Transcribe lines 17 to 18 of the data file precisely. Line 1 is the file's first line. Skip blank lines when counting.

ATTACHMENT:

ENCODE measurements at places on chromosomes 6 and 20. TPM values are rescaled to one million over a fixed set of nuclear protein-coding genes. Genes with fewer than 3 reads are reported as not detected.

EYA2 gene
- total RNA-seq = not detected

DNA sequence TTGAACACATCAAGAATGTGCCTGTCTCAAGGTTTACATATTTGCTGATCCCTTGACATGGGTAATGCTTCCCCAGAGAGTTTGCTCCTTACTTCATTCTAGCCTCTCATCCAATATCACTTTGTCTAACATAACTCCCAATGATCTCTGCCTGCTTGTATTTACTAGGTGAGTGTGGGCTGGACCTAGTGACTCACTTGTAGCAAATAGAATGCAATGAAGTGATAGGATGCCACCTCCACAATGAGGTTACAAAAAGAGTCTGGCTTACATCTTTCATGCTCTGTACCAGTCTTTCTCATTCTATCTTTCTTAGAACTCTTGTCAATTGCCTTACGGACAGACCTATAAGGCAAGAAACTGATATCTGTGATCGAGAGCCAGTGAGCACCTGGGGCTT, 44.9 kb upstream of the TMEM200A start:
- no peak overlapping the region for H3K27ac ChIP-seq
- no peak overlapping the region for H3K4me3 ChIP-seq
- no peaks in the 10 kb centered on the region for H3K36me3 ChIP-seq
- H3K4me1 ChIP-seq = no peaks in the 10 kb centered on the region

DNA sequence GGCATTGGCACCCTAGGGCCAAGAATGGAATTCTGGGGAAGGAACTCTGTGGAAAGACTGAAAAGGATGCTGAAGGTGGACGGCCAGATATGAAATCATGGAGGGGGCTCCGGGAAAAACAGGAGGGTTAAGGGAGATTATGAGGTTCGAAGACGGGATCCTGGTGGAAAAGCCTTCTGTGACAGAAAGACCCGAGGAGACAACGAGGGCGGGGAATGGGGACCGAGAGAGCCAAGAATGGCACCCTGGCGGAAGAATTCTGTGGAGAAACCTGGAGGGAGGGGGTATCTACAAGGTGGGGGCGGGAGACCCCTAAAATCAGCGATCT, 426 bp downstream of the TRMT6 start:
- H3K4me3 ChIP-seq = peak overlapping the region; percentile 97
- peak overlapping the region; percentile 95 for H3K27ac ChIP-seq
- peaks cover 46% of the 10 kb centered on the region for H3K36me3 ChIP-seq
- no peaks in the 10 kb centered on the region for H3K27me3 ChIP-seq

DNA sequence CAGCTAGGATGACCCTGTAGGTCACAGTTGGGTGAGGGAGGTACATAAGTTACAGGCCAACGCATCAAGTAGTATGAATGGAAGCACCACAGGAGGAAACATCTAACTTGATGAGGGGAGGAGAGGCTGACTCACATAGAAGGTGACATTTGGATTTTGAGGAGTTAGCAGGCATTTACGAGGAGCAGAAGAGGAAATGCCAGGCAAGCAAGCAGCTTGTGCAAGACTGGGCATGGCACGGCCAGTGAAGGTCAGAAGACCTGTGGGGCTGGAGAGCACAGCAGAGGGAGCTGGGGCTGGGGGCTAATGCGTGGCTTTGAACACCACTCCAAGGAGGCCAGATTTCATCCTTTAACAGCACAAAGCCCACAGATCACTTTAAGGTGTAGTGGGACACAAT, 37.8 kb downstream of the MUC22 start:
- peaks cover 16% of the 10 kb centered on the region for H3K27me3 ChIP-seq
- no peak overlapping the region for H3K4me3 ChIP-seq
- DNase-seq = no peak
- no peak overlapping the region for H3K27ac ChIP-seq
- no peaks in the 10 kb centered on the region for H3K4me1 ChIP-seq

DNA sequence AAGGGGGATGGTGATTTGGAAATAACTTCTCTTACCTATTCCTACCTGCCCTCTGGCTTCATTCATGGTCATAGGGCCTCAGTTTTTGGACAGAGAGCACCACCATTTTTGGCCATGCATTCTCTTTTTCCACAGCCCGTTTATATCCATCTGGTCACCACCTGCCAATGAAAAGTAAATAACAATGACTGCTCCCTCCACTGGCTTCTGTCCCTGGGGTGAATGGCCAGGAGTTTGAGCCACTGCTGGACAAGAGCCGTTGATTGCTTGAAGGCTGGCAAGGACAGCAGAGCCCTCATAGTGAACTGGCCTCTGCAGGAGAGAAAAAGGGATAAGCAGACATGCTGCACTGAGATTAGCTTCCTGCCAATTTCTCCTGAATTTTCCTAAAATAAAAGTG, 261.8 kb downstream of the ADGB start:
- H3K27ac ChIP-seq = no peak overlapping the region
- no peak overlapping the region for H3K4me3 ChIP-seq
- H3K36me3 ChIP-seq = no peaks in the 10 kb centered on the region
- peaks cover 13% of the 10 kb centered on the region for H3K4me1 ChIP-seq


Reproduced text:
- DNase-seq = no peak
- no peak overlapping the region for H3K27ac ChIP-seq